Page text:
|Water treatment plan Volunteers clean up litter along Plaster Creek:[1 Edition]|
|Morgan Jarema / The Grand Rapids Press. The Grand Rapids Press. Grand Rapids, Mich.: Aug 17, 2001. pg. A.11|
|Full Text (444 words)|
Copyright Grand Rapids Press Aug 17, 2001
With more than a week of summer vacation left, doing something educational Thursday probably was not 6-year-old Martin Brubaker's first choice.
But the Lowell youngster did not appear to mind, considering this lesson was disguised as soggy, creekside fun.
Martin, along with a group of about 100 other members of the YMCA Youth Service Corps, braved the rain Thursday morning to team up with the West Michigan Environmental Action Council for a trash cleanup along the banks of Plaster Creek in Southeast Grand Rapids.
The youngsters donned plastic garbage bags-turned-raincoats and plastic gloves to clean up two trailways along the creek banks and nearby Plaster Creek Family Park. They concentrated on an area where the creek runs beneath South Division Avenue, south of Alger Street.
"It has been a problem for years because there's no fence at the top of the hill and there's a car wash up there," said Patricia Pennell, WMEAC's Adopt-A-Stream program coordinator. "Trash makes its way over the bank, which is really steep. When we have a cleanup in this area, kids have to carry this garbage an awful long way."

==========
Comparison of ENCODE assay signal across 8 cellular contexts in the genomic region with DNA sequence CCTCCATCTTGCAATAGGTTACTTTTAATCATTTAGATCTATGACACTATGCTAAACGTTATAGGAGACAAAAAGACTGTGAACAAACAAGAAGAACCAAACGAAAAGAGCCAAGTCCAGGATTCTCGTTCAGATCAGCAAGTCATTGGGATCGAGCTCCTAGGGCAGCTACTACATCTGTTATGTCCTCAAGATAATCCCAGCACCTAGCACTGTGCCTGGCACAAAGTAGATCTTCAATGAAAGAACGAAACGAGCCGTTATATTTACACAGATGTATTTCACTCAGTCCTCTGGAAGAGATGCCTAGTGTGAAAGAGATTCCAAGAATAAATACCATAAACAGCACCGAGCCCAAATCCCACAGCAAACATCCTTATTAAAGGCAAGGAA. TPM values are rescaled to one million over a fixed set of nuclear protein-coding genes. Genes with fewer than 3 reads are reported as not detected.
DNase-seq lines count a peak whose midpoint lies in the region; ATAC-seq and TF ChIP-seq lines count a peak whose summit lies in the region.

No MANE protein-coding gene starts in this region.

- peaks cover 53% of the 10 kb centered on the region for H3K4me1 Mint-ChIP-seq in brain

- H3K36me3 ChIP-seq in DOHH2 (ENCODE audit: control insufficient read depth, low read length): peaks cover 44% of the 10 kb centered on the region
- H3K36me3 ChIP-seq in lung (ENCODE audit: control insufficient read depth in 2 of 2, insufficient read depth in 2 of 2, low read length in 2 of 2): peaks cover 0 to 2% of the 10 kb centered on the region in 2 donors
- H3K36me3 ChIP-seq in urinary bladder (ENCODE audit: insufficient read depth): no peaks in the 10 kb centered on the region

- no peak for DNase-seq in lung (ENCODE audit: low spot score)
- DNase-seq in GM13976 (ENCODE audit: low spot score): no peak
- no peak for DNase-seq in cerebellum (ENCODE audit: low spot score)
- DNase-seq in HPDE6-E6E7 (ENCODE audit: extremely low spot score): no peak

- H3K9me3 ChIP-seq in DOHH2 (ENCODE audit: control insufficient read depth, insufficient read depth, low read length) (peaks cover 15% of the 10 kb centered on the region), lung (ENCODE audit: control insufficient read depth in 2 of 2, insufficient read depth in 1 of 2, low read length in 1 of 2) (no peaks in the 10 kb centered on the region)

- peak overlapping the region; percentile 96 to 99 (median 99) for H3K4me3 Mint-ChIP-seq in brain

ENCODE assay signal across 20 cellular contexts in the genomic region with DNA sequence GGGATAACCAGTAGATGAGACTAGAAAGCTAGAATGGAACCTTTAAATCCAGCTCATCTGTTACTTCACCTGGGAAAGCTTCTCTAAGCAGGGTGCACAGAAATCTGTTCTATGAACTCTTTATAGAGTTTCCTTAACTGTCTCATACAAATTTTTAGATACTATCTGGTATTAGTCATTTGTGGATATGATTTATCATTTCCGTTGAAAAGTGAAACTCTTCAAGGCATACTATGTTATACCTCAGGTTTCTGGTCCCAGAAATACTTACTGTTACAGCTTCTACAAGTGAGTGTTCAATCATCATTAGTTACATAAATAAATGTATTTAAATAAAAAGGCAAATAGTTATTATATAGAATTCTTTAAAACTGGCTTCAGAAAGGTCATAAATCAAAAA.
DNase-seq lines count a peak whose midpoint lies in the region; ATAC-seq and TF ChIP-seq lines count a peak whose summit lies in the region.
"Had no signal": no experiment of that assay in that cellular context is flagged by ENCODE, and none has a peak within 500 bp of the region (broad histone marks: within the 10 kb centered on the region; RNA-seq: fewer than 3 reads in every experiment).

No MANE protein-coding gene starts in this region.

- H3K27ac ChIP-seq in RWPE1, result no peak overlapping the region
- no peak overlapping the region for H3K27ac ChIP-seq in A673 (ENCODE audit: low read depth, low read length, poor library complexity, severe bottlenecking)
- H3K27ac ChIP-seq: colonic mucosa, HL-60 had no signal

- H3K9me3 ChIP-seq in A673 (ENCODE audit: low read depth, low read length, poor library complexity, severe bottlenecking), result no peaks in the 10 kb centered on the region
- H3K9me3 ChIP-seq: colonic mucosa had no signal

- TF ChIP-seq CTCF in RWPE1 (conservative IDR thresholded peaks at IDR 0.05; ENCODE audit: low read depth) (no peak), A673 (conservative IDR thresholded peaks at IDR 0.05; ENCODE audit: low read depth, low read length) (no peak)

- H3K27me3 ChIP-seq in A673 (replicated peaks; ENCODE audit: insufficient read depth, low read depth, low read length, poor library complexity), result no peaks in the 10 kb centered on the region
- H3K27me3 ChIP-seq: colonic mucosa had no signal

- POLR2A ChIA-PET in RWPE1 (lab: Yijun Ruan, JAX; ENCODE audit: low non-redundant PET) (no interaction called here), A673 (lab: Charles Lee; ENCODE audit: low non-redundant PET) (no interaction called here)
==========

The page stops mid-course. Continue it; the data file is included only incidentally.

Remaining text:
But first, the group got a lesson in why trash and waterways don't mix.
"Water from this creek eventually flows into the Grand River," Pennell explained. "And guess where our drinking water comes from?"
A chorus of "Ewwww" meant the kids understood.
Their haul included cigarette and fast food wrappers, plastic and paper grocery bags, a box fan, the back seat of a car and a home water heater.
Pennell said nearly 40 groups have signed onto Adopt-A-Stream since WMEAC began the program in 1991, including Brookside and Palmer elementaries, a handful of local Boy Scouts troops and various neighborhood groups.
Each group adopts an average of one mile, and is asked to gather a minimum of ten adults and children who are willing to participate in at least two cleanups a year.
No financial commitment is required, but groups are asked to find a corporate sponsor to donate $300 a year toward supplies and other expenses.
With nearly 320 miles of stream in Kent County, there is plenty more to be adopted.
The cleanup fit perfectly with the YMCA Youth Service Corps -- formerly the Grand Rapids Youth Service Corps -- a year-round program funded by grants and donations for Kent County kids in grades kindergarten through 12.
The program is designed to give kids lessons in community service, and this year has included collecting canned goods for God's Kitchen, becoming pen-pals with area senior citizens and participating in various school and neighborhood beautification efforts.
Students from Calvin College and the University of Michigan serve as program coordinators.
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|People:||Brubaker, Martin, Pennell, Patricia|
|Section:||City & Region|
|Text Word Count||444|